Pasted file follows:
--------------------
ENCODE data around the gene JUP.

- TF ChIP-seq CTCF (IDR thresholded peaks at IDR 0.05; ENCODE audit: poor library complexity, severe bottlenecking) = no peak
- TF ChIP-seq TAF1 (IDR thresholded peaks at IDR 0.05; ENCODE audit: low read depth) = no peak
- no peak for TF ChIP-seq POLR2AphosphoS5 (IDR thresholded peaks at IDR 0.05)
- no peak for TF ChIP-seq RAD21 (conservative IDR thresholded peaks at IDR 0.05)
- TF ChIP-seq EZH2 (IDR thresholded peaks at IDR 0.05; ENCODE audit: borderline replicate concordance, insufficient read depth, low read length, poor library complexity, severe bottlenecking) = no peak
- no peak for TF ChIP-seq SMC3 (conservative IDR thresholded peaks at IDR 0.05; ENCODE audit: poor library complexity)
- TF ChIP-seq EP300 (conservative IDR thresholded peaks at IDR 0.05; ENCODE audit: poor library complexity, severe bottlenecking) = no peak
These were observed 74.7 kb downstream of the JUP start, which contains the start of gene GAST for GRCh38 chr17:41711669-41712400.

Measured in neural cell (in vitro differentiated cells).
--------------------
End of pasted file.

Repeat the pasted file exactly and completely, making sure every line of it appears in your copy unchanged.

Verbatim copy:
ENCODE data around the gene JUP.

- TF ChIP-seq CTCF (IDR thresholded peaks at IDR 0.05; ENCODE audit: poor library complexity, severe bottlenecking) = no peak
- TF ChIP-seq TAF1 (IDR thresholded peaks at IDR 0.05; ENCODE audit: low read depth) = no peak
- no peak for TF ChIP-seq POLR2AphosphoS5 (IDR thresholded peaks at IDR 0.05)
- no peak for TF ChIP-seq RAD21 (conservative IDR thresholded peaks at IDR 0.05)
- TF ChIP-seq EZH2 (IDR thresholded peaks at IDR 0.05; ENCODE audit: borderline replicate concordance, insufficient read depth, low read length, poor library complexity, severe bottlenecking) = no peak
- no peak for TF ChIP-seq SMC3 (conservative IDR thresholded peaks at IDR 0.05; ENCODE audit: poor library complexity)
- TF ChIP-seq EP300 (conservative IDR thresholded peaks at IDR 0.05; ENCODE audit: poor library complexity, severe bottlenecking) = no peak
These were observed 74.7 kb downstream of the JUP start, which contains the start of gene GAST for GRCh38 chr17:41711669-41712400.

Measured in neural cell (in vitro differentiated cells).